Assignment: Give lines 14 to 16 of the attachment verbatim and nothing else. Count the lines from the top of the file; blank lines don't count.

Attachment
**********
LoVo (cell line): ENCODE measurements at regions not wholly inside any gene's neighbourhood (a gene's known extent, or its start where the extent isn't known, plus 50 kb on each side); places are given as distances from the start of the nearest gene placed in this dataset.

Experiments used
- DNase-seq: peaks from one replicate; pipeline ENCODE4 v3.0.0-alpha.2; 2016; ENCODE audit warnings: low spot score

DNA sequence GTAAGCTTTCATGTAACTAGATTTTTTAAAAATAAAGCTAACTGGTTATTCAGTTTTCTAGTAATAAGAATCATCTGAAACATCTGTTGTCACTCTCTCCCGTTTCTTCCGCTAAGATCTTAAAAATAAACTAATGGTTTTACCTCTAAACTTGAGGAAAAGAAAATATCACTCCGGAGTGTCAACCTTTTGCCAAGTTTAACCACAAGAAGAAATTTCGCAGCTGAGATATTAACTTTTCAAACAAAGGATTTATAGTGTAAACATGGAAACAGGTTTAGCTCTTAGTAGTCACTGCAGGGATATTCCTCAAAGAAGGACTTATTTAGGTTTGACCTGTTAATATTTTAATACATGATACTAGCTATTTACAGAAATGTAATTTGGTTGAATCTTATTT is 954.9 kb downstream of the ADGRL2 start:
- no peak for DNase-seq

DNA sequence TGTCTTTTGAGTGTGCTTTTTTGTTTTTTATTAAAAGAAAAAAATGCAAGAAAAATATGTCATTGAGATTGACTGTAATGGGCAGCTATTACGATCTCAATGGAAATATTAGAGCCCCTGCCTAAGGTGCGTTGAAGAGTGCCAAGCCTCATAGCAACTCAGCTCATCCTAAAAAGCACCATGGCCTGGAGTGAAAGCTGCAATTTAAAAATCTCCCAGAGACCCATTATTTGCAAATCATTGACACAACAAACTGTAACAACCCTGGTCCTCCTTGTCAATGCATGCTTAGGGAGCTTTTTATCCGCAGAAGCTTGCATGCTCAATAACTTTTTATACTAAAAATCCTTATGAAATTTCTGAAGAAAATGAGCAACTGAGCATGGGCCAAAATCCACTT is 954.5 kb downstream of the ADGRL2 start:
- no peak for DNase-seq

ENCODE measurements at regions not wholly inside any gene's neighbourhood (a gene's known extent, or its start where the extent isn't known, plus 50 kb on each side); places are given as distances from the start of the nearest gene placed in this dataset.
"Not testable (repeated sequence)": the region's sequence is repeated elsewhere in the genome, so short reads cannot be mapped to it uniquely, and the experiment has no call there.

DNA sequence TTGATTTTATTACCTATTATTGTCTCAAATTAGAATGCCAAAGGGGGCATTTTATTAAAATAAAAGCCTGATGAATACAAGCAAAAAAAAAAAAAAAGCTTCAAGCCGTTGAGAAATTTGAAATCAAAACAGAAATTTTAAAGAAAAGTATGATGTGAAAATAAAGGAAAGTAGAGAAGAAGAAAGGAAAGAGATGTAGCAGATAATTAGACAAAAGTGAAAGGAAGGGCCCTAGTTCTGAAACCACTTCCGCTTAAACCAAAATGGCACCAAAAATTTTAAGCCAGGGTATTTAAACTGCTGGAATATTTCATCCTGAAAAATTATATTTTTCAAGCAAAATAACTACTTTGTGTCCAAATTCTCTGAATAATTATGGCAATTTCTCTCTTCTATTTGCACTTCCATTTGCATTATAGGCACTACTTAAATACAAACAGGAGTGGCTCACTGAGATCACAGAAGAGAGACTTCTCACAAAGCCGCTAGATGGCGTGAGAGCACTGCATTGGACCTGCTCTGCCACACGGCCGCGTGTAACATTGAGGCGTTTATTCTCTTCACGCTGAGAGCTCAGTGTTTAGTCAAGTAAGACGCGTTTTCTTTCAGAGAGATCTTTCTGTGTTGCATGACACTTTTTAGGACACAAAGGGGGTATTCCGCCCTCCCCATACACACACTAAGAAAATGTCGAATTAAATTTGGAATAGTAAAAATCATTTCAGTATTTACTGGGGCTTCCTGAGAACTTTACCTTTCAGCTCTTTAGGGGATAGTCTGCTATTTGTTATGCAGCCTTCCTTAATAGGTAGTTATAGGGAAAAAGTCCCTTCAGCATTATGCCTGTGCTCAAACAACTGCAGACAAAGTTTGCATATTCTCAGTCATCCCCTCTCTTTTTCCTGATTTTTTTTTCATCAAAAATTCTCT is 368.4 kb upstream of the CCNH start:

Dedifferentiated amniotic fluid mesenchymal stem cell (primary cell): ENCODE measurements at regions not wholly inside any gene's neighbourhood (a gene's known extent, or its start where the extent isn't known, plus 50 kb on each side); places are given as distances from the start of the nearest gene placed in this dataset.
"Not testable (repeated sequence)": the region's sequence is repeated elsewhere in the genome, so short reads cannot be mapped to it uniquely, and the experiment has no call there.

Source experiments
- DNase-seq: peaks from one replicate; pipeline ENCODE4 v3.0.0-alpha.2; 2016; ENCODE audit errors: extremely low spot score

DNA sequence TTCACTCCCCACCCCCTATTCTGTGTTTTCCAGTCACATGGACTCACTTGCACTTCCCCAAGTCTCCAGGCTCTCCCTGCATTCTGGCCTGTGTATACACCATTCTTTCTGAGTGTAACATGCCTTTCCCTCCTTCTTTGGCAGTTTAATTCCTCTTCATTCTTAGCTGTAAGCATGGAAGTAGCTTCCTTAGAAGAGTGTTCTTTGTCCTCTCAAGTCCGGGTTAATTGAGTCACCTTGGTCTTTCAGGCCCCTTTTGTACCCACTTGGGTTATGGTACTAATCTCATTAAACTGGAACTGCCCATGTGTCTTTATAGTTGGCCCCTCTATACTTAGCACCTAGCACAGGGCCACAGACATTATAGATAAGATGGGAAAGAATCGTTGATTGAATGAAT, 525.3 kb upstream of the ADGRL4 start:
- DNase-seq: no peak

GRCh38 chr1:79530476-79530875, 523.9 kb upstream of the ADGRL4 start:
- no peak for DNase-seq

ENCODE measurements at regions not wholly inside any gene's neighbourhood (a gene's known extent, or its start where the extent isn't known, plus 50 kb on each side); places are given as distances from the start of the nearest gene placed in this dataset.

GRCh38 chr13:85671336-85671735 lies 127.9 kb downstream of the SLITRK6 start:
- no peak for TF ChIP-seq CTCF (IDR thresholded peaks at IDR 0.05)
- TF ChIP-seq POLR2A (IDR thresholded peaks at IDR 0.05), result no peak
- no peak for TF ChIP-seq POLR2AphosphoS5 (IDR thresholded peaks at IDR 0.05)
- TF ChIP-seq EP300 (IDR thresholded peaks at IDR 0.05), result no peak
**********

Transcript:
- DNase-seq: peaks from one replicate; pipeline ENCODE4 v3.0.0-alpha.2; 2016; ENCODE audit errors: extremely low spot score

DNA sequence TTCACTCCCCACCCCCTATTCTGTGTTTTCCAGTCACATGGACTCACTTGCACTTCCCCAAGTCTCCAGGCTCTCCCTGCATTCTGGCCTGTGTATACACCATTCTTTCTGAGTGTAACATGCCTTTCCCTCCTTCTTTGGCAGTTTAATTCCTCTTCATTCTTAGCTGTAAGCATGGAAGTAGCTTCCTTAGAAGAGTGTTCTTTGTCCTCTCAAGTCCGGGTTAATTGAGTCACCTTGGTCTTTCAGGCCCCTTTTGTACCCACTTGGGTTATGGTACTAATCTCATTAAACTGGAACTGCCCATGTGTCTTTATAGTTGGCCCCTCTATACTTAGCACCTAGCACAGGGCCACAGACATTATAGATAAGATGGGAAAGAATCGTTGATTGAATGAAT, 525.3 kb upstream of the ADGRL4 start:
- DNase-seq: no peak